“Dress a Girl” is a service project the members of Quota International of Whakatane, New Zealand started to support young girls, by hand sewing simple dresses that grow with the child. These Quotarians discovered that there was an extreme need for girls living in impoverished countries to have their own dresses to wear on a daily basis. When too many girls living in impoverished countries do not own more than a ragged t-shirt, these handmade dresses are invaluable, especially in the places where young girls are taken from their villages to be used as sex slaves every day.
By putting love, care, and energy into the “Dress a Girl” project, Whakatane Quotarians give these girls and others like them, their dignity back. The members ensure that the fabric is good quality cotton; when the dresses are complete they are sent in batches to the New Zealand distributor who places a ‘Dress a Girl’ label on the front hemline. This label is very obvious and indicates that an organization is looking into the well-being and safety of that young girl and just maybe, a predator will pass on without another glance. So far, more than 300,000 dresses have been made and passed on to mainly African countries but also India, Papua New Guinea, and Fiji.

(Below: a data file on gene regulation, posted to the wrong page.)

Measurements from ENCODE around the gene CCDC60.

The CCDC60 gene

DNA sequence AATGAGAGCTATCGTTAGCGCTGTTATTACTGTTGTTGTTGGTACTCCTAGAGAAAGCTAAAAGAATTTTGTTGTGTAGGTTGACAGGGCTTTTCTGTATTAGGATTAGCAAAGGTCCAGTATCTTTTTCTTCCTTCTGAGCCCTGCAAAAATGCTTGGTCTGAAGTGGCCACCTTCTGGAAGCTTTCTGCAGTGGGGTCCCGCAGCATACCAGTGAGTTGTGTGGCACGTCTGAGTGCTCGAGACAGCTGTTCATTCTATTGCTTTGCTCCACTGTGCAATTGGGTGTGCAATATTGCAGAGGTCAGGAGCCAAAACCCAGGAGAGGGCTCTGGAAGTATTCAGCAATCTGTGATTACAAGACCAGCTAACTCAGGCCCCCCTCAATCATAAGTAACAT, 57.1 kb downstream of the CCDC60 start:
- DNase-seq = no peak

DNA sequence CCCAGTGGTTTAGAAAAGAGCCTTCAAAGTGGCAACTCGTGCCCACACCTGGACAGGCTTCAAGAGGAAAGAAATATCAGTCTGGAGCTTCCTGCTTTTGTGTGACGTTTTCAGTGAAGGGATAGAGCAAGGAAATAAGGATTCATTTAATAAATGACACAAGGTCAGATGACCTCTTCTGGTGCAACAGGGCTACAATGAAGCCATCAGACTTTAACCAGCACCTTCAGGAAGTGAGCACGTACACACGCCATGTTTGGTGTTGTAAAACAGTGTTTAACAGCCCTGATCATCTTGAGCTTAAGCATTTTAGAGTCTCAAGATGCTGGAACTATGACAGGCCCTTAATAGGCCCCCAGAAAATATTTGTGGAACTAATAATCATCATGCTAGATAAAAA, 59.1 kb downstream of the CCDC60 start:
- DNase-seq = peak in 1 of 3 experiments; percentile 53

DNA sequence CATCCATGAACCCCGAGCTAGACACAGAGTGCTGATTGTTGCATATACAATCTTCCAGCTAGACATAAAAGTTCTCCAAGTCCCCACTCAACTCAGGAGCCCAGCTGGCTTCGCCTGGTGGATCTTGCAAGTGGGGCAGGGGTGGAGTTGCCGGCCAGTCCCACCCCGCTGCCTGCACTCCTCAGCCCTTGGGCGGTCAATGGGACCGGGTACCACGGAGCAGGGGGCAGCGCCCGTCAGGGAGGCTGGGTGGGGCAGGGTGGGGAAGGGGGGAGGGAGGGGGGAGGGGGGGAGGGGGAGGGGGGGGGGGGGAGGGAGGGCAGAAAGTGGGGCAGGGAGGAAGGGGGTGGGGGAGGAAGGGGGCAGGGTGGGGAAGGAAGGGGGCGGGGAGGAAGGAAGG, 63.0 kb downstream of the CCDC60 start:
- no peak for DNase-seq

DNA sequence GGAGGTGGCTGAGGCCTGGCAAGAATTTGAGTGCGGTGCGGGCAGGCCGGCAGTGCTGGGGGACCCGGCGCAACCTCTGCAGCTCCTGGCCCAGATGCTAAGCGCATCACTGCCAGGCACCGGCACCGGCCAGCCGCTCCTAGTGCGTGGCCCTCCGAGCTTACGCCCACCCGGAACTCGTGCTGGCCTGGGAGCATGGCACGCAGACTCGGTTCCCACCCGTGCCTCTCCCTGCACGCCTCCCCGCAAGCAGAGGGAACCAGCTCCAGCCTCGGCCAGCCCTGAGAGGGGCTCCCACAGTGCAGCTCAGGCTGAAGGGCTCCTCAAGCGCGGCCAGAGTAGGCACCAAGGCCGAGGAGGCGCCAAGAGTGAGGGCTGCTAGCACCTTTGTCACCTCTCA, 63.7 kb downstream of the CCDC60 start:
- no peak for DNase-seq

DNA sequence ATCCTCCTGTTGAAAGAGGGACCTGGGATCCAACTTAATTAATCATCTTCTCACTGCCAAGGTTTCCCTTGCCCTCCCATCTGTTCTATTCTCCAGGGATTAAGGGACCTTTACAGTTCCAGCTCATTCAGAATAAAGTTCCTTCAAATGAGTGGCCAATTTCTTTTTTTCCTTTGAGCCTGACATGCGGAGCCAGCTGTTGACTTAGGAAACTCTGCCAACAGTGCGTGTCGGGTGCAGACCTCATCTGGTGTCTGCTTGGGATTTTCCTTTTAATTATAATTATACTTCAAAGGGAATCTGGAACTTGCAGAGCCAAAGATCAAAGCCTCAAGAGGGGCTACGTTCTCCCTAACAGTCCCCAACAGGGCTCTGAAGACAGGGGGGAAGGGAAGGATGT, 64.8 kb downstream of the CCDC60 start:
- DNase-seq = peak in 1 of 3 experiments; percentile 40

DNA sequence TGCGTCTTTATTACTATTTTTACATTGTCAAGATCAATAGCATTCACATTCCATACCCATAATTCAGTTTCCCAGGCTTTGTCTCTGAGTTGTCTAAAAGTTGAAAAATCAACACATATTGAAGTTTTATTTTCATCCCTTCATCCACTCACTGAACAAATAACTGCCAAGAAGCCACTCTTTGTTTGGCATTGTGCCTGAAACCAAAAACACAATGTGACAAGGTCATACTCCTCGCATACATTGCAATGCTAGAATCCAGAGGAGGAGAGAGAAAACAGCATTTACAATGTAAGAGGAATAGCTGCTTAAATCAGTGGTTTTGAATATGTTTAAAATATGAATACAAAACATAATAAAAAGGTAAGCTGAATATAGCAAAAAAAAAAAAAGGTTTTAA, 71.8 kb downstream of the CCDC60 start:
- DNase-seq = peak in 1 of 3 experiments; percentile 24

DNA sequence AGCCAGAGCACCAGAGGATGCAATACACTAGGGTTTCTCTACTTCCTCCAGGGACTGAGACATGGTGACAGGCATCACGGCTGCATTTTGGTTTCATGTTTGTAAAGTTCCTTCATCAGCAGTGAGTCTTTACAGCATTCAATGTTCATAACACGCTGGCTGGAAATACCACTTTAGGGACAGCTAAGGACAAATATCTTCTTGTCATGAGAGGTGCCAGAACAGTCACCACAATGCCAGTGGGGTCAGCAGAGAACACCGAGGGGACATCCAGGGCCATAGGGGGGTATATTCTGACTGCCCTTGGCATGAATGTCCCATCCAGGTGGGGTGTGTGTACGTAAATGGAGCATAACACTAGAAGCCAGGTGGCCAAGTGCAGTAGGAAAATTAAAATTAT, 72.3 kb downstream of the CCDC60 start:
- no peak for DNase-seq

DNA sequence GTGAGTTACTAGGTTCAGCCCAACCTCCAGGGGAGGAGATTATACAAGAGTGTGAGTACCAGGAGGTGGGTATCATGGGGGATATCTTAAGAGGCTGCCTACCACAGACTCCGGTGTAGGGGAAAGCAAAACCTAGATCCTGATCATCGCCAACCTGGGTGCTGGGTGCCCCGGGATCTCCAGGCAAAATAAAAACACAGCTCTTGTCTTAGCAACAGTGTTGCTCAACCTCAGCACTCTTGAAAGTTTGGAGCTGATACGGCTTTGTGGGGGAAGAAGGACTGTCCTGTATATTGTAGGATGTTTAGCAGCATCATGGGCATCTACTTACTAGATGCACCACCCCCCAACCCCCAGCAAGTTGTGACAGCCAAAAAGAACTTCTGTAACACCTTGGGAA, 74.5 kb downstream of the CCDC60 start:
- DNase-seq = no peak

For Whakatane’s first ‘sewing bee’ they encouraged participation through articles and ads in their local newspaper for unwanted cotton fabric, elastic, bias binding, trims, lace and buttons, and received a wonderful response. They set up their machines in their meeting room and created a production line. They found that even the non-sewers of their club enjoyed the fellowship and fulfillment that came with their efforts. Some of the members were responsible for dress design, others sewed, while some ironed. Many members and their families provided volunteers with morning and afternoon tea while they worked.
The club had been given a basic pattern and they made a variety of dresses to suit girls between the age of 6 months to 14 years. Their aim was to make the garments colourful and exciting. A pocket of course is essential. Every little girl likes a pocket to put things in, whether it’s a stone or shell.
When the Whakatane Quotarians produces 50 dresses they are sent to the New Zealand representative for “Dress a Girl,” and the dresses are shipped to countries where volunteers are on the ground providing humanitarian aid.
The club has decided to make the sewing of the dresses an ongoing task – it’s a great way for the club to work together, have fun and support a very worthwhile cause.